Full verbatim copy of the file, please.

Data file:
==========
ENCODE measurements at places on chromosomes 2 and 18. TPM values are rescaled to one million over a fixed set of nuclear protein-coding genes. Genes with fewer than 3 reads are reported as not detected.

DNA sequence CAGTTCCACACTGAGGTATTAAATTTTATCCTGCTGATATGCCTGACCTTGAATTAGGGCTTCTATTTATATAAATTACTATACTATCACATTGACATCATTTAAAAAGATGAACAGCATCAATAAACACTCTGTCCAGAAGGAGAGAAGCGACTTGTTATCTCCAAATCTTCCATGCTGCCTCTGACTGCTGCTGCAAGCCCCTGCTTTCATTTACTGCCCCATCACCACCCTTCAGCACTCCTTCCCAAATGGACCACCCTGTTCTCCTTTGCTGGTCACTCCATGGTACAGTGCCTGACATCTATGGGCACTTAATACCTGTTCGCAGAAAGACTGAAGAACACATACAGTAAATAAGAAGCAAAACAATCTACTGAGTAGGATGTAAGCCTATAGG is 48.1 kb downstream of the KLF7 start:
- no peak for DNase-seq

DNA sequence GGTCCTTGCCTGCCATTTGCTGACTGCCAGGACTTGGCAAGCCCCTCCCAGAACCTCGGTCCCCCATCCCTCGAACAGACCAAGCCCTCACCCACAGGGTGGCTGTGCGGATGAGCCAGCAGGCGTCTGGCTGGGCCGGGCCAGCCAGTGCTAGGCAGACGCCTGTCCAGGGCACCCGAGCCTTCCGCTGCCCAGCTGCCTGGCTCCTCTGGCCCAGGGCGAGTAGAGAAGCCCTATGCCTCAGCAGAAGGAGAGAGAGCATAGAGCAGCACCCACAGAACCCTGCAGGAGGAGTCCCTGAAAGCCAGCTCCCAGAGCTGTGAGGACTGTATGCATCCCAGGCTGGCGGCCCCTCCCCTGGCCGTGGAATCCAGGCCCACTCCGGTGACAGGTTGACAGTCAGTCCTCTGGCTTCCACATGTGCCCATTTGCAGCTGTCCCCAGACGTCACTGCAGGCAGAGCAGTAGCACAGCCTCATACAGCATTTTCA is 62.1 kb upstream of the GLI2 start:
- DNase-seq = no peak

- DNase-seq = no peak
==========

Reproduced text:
ENCODE measurements at places on chromosomes 2 and 18. TPM values are rescaled to one million over a fixed set of nuclear protein-coding genes. Genes with fewer than 3 reads are reported as not detected.

DNA sequence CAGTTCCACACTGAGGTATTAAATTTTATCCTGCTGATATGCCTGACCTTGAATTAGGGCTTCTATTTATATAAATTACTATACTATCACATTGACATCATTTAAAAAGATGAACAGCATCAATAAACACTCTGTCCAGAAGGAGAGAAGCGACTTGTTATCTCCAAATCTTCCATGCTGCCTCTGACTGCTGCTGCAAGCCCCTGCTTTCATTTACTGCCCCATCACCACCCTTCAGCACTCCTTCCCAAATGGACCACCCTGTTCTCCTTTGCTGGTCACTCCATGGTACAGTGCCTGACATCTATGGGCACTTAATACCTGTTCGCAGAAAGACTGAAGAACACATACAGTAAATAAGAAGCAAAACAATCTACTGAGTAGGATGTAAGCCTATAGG is 48.1 kb downstream of the KLF7 start:
- no peak for DNase-seq

DNA sequence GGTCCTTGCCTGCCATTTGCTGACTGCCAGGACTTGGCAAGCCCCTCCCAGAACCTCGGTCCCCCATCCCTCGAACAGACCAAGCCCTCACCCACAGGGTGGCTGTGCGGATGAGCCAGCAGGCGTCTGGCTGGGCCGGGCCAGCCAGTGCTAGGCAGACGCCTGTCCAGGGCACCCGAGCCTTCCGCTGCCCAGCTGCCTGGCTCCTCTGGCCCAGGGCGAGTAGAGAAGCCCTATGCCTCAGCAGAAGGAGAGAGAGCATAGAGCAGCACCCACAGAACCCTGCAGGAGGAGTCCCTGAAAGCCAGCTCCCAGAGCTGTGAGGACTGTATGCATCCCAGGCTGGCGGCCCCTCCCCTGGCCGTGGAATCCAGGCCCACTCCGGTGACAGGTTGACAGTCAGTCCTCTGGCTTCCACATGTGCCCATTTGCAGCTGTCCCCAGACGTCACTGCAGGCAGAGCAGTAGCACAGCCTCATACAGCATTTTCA is 62.1 kb upstream of the GLI2 start:
- DNase-seq = no peak

- DNase-seq = no peak